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In His Own Words: Asiatorialist Founder David Leung

In His Own Words: Asiatorialist Founder David Leung

Perennially chic in ensembles of head-to-toe black, David Leung is the walking embodiment of fashion as a global culture industry. Born in Hong Kong and educated in the United States, he has been a creative force behind a slew of legendary European and American fashion labels from Versace (where he designed the fabulous Medusa logo) to Zoran and, most recently, Natori. This year, the globe-trotting industry veteran struck out in the editorial world, launching the online fashion journal Asiatorialist, devoted to Asian design and cultural exchange. Featuring emerging as well as established Asian designers, models, stylists and photographers, the journal is a visual ode to David’s exquisitely honed cross-cultural and cross-genre eye. “Each post reflects my own lifestyle and aesthetic to create an emotional connection between me and my followers,” he explained to FSJ over high tea at the Asia Society’s Garden Court Café. Here, David gives us the lowdown on his newest venture, his tumultuous relationship with his Asian cultural heritage and the Asian talents you should be stalking right now.

On the inspiration behind Asiatorialist…

I was asking myself, how often would I and the creative people here in New York pick up any Asian fashion and lifestyle magazine or explore any Asian blogs to see what’s going on in the East? We’re always excited to see how American or European designers interpret Asian references – the Metropolitan Museum’s “China: Through the Looking Glass” exhibition is a great example – but we rarely see how Asian designers and photographers express their visions of the modern world. These Asian artists take absolute references from rich Asian heritages and repackage them, totally deconstruct them, or fuse different cultures, arts and aesthetics with the goal of establishing new identities in design and storytelling. I wanted to celebrate them and to ignite awareness about the fashion, creativity and beauty coming from Asia.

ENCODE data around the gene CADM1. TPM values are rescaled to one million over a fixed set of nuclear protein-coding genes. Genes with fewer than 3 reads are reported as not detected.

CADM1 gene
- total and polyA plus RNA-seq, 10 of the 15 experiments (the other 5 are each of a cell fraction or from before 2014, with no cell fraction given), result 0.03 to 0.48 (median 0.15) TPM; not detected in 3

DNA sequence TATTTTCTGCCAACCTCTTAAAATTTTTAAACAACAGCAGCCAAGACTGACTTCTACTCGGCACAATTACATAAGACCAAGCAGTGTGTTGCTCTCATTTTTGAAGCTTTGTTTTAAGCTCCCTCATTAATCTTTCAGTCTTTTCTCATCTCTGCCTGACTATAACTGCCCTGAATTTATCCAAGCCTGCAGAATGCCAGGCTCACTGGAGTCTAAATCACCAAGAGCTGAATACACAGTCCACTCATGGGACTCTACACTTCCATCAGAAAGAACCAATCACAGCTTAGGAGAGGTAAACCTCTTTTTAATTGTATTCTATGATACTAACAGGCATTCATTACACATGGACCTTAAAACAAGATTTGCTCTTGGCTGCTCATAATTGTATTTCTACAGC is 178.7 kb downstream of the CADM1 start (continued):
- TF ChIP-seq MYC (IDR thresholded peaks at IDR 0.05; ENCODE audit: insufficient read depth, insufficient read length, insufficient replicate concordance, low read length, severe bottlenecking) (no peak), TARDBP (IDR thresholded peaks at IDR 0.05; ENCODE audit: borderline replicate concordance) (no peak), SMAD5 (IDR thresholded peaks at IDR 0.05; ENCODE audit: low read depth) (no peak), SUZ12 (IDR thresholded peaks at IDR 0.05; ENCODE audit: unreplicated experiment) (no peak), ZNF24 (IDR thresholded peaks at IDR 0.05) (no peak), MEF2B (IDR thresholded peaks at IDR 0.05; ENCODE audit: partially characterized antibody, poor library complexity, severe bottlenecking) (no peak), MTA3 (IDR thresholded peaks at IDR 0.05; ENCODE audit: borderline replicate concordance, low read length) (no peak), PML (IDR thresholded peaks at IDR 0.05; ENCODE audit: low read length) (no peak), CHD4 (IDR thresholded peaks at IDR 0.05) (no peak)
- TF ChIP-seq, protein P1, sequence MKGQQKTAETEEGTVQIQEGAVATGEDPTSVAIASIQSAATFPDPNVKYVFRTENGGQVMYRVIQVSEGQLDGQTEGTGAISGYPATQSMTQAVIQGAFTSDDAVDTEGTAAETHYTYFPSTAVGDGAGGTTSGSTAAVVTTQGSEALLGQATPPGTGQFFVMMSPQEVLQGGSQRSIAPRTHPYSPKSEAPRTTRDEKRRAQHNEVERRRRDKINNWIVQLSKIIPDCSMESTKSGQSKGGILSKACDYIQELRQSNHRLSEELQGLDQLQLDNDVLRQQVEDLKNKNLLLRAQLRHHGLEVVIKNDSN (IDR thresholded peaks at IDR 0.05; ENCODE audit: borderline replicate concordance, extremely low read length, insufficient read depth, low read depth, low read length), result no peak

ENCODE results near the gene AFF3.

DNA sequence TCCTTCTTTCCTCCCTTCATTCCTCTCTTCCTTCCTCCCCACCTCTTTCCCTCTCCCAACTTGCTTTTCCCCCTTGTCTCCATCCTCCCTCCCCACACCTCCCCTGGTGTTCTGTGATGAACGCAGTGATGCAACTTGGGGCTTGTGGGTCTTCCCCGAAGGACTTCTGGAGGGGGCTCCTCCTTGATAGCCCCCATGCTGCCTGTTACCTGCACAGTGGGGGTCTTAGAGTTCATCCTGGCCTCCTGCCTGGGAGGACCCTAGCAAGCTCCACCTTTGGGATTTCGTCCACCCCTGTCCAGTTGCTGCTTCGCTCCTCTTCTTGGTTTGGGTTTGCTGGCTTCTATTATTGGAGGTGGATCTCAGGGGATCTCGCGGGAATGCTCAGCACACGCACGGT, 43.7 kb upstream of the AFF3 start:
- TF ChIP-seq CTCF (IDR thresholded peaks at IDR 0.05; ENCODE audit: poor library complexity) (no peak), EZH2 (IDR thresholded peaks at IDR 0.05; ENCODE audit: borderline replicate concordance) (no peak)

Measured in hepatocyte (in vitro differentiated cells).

On being an Asian designer…

You know, when I was young, I kept trying to escape from my Asian cultural heritage. I wanted to free myself from the weight of tradition and the responsibility of using Asian references to inform my design sensibilities. Now, I appreciate and nurture my Asian heritage more than ever. I embrace it and draw on my amazing Asian heritage with an understated and subtle voice. I don’t feel like I have to validate that I’m Asian, to yell and scream Asian [laughs]. 

On the Asian creatives you need to know…

In terms of designers, Qiu Hao. He’s the most avant-garde emerging Chinese fashion designer, the Martin Margiela of the East! A subtle Chinese philosophy underlies his signature, conceptually driven designs. Among female models, Liu Wen represents modern Asian beauty, elegant and strong, and among male models, former athlete Hao Yunxiang whose stunning looks speak volumes about the new Asian masculinity – handsome and classy. In fashion photography, Asiatorialist follows Bikramjit Bose (Indian), Kim Kyoung Soo (Korean) and Sun Jun (Chinese). Bose weaves vivid colors into images rich with heritage. Soo puts his audience into a contemplative mood – his lyrical, imaginative compositions are pure visual poetry. Jun recreates the sensuality of traditional Chinese landscape paintings with a modern edge. Each designer, model and photographer tells stories of national and personal identity in their own unique voice.

On the future of Asian design…

Back in the early 1980s, the Japanese avant-garde trio of Issey Miyake, Yohji Yamamoto and Rei Kawakubo rocked the fashion world: their “apocalyptic clothing,” characterized by monochromatic and deconstructed layering ensembles played opposite to the power dressing in vogue at the time. The current wave of Asian designers are still massaging these ideas and continuing to experiment with how to bridge cultures, ideas, theories and lifestyles. What will the next wave bring? I’m betting on the incorporation of heritage into technology. 

 

(David was in conversation with our Weeklies co-editor, Elena X. Wang. Image courtesy David Leung.)

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